Episode 16 – Gender inequality in Science

This latest episode of the Naturally Speaking podcast explores the increasingly prominent issue of gender inequality in science and engineering. With the help of four Institute researchers: Prof. Dan Haydon, Dr Michelle Bellingham, Dr Winnie Boner and Dr Richard Orton, we first explore the evidence for women being underrepresented in scientific research and why this bias exists. Then, we discuss the Athena Swan Charter and the action we can take to reverse this bias and promote more diverse working environments.

 

The Institute of Biodiversity, Animal Health and Comparative Medicine recently obtained an Athena Swan Bronze Award for its commitment to addressing gender inequalities. Further information on this process and some of the statistics in the podcast are available at the following links:

Athena Swan Charter

University of Glasgow Gender Equality Steering Group

Blog commenting on bias in research fellowships by Paul Nurse, President of the Royal Society

New episode and blog posts coming soon…

Hello! Apologies for the extended Summer break… We have just recorded a 16th episode, discussing gender bias in the Sciences, which will soon be available! We are also planning to release regular Naturally Speaking blog posts from members of the Institute of Biodiversity, Animal Health and Comparative medicine at the University of Glasgow. Watch this space!

Episode 15 – The Science of Jaws: from shark attacks to marine biology!

In this episode, we feature a Q&A discussion that followed a recent screening of the 1975 film Jaws held at the Glasgow film theatre as part of the 2014 Glasgow Science Festival. Dr David Bailey, Dr Deborah McNeill and Dr Shaun Killen are the experts answering the questions and exploring the relative risk of shark attacks, the impact of overfishing and the realities of being a marine biologist! This event was sponsored by the British Ecological Society.

Not to add a spoiler, but I think we can conclude that it is safe to go in the water…

Episode 15- The Science of Jaws

800px-White_shark

Episode 14 – Linking science and policy

Science is awesome, but how do you ensure your science is relevant?

We got thinking about this after reading a comment piece offering tips on interpreting scientific claims published in Nature by Bill Sutherland and colleagues. The Guardian then produced a response listing tips academics should know about policy making here.

So in the latest episode of Naturally Speaking, the two James’ chat about communicating science into policy with colleagues from across the Institute. We ask: how do you link research with fisheries management? how does science inform rabies policy in the developing world? and how do we get scientific findings to policy makers?

With us to discuss these topics are; Sophie Elliott, David Bailey, Rodney Beard, Lisa Boden and Katie Hampson

Episode 14 – Linking science and policy

Episode 13 – The Science of Jurassic Park

This episode marks the first in a series in which we discuss the science behind some of our favourite science fiction movies. Why start with Jurassic Park? Well, it’s loaded with sciencey concepts, but this year is also 20 years (!) since it was first released and so we thought it would be a good time to check back on how it holds up.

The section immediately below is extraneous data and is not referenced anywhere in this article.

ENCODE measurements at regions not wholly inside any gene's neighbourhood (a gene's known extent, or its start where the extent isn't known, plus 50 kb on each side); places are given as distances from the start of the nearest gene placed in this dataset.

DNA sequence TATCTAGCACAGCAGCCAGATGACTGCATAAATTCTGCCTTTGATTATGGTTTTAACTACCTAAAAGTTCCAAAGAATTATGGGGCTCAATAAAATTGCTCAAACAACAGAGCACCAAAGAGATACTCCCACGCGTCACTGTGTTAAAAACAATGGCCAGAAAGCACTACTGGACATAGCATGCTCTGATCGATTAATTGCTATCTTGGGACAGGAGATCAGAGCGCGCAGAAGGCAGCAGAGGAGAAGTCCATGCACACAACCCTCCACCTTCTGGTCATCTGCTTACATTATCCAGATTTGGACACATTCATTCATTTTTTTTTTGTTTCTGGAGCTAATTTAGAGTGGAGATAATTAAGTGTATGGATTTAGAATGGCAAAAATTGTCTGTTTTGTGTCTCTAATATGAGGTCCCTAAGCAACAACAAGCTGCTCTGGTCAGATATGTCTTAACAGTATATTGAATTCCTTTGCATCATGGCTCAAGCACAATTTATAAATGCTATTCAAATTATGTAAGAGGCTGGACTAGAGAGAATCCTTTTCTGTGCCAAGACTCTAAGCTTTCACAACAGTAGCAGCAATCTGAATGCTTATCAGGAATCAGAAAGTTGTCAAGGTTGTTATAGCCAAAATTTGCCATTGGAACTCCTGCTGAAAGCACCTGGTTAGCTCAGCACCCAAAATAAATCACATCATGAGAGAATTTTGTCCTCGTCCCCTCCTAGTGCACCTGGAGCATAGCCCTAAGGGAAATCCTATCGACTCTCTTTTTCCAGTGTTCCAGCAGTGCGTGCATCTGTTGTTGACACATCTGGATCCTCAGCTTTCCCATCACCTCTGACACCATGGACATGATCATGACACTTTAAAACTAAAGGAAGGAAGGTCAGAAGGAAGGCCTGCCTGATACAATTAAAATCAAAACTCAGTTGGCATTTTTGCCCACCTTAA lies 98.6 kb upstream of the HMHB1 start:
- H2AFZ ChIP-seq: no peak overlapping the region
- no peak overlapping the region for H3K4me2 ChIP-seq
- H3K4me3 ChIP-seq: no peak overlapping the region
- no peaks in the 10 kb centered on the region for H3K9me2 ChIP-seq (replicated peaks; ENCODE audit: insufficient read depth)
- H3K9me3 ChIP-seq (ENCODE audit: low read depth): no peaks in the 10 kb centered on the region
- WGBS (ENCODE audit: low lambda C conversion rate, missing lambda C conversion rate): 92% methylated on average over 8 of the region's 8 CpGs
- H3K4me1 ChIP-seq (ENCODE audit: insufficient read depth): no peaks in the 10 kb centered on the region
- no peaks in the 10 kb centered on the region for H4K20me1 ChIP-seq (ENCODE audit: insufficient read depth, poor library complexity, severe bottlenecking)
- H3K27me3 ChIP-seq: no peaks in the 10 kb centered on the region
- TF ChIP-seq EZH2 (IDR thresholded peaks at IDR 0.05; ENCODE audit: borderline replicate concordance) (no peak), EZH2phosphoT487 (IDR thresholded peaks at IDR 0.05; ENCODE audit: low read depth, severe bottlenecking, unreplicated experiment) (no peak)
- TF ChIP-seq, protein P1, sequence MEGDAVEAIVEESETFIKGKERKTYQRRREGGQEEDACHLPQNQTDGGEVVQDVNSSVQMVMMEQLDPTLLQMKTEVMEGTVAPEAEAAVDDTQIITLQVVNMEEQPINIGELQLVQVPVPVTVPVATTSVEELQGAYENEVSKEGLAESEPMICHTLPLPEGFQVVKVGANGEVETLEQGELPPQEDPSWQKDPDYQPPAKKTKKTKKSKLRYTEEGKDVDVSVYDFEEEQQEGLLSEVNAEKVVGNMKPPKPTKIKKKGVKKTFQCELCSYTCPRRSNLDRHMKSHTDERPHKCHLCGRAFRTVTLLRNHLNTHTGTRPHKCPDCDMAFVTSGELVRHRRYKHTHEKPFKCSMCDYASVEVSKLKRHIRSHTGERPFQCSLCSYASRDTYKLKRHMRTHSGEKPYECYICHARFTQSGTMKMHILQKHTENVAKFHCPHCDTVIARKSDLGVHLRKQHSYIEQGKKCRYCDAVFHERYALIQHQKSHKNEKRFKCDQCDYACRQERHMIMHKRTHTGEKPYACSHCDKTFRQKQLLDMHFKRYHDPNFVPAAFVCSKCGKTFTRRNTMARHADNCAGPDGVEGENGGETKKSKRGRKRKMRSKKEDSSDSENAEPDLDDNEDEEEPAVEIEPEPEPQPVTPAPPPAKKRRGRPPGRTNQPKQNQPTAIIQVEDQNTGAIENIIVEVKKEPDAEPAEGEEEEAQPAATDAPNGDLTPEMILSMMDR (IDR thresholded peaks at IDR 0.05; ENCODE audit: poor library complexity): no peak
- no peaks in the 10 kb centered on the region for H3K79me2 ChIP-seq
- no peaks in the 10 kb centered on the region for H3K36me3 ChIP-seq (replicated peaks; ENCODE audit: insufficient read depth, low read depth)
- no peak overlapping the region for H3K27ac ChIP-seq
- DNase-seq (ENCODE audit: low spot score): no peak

Joining the chat in this episode are Rod Page, Barbara Mable, Kirstyn Brunker, Julie Nati, , James Buckely, Darryl McLennan, and Shaun Killen.

Episode 13 – The Science of Jurassic Park

Episode 13 - The Science of Jurassic Park

Episode 12 – Research Roundup: Bacteria in Chicken Eggs, Antioxidants and Lifespan, and Maternal Effects on Growth in Salmon

In this Research Roundup episode we summarise three recent research papers published by Institute members. First we discuss Maureen Bain’s recent work examining the extent to which bacteria may pass through the shells of the chicken eggs we use for food. We then chat about Colin Selman’s recent paper showing that dietary antioxidant supplements may actually decrease lifespan in some animal populations. We then finish up by reviewing Tim Burton’s research examining maternal effects on early growth trajectories in Atlantic salmon.

We also touch on whether or not the titles of academic papers have become too “spoilerific”, patent a foolproof device for measuring E. coli levels in grocery store eggs, and propose that living with your parents until your middle age might actually be an optimal life-history strategy.

Episode 12 – Research Roundup: Bacteria in Chicken Eggs, Antioxidants and Lifespan, and Maternal Effects on Growth in Salmon

Papers Discussed:

MM Bain, K McDade, R Burchmore, A Law, PW Wilson, M Schmutz, R Preisinger, IC Dunn. 2013. Enhancing the egg’s natural defence against bacterial penetration by increasing cuticle deposition. Animal Genetics. 44:661-668

C Selman, JS McLaren, AR Collins, GG Duthie, JR Speakman. 2013.  Deleterious consequences of antioxidant supplementation on lifespan in a wild-derived mammal. Biology letters 9 (4)

Tim Burton, S. McKelvey, D. C. Stewart, J. D. Armstrong, and N. B. Metcalfe 2013. Early maternal experience shapes offspring performance in the wild. Ecology 94:618–626. http://dx.doi.org/10.1890/12-0462.1